Car wash employees often work under terrible conditions. A recent report from a workers’ rights group in New York reported that many car wash employees are working under “illegal conditions.”
The group WASH—which stands for Workers Aligned for a Sustainable and Healthy New York–reported several shocking conditions that highlight just how hard it can be to work as a car wash employee. The group found that over 70% of car wash employees worked 60 or more hours in a week, but few of these employees received the legally mandated overtime pay. Many workers also did not get the state’s minimum wage.
Workplaces themselves were often dangerous and did not meet safety standards. However, many workers were afraid to speak up because they were migrants, sometimes working without proper legal documentation.
If you are a New Jersey car wash employee, you should make sure your rights are protected. Car wash employees in other states have received hefty compensation to make up for their exploitation. Contact Sattiraju Law today.
As of July 1, 2019, New Jersey’s minimum wage law is $10 an hour, with scheduled increases thereafter. Eventually, the minimum wage law will get up to $15 an hour for 2024. If a small business has six or fewer employees, then the minimum wage will increase more slowly.
You should check to see that you are being paid at least the state’s minimum. Add up your compensation from the car wash and then divide it by the number of hours you worked. You should be getting at least $10 an hour. If not, you could be underpaid.
The current overtime law requires that employees get 150% of their regular base rate of pay for all hours worked over 40 in a week. So if you make $10 but work 60 hours in a week, then your employer should pay you at least $15 for 20 of those hours. Some workers are exempt from the overtime law, but car wash employees should not be.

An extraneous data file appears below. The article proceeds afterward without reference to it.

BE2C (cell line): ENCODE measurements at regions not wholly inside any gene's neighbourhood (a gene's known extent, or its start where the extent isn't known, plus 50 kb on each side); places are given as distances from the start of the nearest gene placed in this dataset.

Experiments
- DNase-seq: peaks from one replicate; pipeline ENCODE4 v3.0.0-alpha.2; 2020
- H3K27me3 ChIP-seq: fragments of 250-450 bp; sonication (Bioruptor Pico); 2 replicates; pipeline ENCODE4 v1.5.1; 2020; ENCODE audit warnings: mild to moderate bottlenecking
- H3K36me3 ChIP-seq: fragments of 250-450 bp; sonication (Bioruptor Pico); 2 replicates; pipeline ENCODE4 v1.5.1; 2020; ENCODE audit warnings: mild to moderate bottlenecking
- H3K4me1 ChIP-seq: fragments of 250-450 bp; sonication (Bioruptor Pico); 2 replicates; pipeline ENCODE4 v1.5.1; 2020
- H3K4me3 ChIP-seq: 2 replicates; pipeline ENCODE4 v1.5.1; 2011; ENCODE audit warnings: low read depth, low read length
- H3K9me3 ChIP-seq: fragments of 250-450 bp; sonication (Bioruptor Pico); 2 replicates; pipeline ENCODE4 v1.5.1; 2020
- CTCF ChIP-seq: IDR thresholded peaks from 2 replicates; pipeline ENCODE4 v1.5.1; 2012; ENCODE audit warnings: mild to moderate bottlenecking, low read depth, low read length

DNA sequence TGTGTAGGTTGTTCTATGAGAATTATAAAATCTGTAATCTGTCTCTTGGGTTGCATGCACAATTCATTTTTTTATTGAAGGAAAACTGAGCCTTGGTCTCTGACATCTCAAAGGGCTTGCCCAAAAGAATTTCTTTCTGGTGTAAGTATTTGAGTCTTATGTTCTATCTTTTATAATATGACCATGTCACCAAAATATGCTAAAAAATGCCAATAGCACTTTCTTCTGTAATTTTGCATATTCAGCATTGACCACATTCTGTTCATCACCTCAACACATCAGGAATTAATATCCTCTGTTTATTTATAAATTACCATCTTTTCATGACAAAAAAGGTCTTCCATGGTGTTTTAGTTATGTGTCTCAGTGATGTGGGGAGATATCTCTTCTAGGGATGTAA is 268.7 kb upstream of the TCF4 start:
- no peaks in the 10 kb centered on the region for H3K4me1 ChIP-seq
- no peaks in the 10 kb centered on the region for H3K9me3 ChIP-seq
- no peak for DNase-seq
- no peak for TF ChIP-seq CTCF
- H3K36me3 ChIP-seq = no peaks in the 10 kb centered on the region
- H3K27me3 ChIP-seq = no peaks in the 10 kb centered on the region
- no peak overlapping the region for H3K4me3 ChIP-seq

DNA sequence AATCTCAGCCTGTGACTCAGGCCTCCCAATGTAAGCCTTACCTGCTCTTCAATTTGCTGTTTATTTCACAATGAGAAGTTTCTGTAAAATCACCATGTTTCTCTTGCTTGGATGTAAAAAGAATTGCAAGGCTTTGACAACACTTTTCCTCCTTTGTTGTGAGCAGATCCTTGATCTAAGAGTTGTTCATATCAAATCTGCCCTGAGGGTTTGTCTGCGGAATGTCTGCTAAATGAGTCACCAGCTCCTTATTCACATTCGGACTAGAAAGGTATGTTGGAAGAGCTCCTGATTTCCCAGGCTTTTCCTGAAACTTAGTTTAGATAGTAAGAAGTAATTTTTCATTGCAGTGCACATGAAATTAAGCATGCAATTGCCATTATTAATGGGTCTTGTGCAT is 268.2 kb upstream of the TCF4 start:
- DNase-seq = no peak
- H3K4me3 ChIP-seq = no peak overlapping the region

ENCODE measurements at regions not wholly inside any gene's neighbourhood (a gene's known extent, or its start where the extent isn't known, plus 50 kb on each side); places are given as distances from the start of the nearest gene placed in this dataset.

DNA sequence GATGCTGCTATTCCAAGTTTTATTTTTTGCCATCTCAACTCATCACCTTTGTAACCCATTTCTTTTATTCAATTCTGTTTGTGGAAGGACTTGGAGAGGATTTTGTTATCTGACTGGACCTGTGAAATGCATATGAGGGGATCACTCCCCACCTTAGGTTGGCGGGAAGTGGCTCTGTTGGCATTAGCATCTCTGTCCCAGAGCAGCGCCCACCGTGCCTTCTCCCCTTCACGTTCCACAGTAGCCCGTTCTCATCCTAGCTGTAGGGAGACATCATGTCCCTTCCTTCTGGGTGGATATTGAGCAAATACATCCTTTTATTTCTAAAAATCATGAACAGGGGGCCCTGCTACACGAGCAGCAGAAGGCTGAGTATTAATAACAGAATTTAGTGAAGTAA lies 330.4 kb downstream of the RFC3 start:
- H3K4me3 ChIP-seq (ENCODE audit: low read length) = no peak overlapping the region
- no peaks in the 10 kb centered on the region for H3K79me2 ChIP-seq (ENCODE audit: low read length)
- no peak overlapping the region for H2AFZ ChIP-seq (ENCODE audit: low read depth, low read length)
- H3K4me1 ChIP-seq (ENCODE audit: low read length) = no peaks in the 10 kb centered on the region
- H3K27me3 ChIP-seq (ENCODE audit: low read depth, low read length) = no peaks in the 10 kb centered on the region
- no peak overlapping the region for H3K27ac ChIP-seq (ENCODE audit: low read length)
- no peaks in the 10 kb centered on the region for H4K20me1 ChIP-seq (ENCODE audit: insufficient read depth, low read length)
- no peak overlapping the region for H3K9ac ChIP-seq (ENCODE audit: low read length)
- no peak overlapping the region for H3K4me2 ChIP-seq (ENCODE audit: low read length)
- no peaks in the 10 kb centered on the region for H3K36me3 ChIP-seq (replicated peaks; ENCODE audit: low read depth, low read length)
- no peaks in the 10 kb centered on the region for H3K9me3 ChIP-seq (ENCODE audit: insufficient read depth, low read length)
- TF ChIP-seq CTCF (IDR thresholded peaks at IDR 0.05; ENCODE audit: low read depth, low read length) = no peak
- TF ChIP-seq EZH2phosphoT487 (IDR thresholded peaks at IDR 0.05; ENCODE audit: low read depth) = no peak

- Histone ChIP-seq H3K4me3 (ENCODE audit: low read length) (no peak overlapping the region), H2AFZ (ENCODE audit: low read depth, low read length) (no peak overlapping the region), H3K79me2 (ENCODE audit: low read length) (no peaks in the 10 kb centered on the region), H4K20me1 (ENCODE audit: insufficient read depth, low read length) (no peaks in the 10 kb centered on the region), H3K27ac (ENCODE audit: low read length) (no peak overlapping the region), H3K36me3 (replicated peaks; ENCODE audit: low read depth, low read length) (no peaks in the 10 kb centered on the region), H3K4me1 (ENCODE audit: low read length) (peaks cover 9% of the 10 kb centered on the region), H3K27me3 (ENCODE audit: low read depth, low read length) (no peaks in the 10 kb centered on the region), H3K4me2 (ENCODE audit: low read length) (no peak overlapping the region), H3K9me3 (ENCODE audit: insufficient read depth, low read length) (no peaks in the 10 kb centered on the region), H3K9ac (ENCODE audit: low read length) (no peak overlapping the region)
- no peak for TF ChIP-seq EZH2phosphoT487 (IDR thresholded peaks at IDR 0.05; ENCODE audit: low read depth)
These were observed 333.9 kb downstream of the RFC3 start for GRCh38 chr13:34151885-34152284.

New Jersey employees are not entitled to lunch or rest breaks (unless they are minors). But if your employer offers them, then you have certain rights:
- If your employer offers rest breaks of 20 minutes or less, you must be paid for them. These breaks also count toward determining whether you get overtime compensation.
- If your employer offers a meal break of at least 30 minutes, then they are not required to compensate you. However, you must be free to do what you want during that time, otherwise it is work.
If your workplace is dangerous, you can report it to the federal Occupational Safety and Health Administration, called OSHA. They should investigate and see whether the workplace is safe. If not, your employer can be fined and forced to take corrective action.
However, reporting a problem often results in retaliation. An employer might be angry and fire you for reporting unsafe work conditions. You can sue.
Learn More About NJ Car Wash Worker Law Today
Car wash employees work hard and are entitled to fair compensation. If your employer is violating your rights, please reach out to Sattiraju & Tharney, LLP today. We have successfully sued many employers on behalf of employees and are eager to discuss your options with you.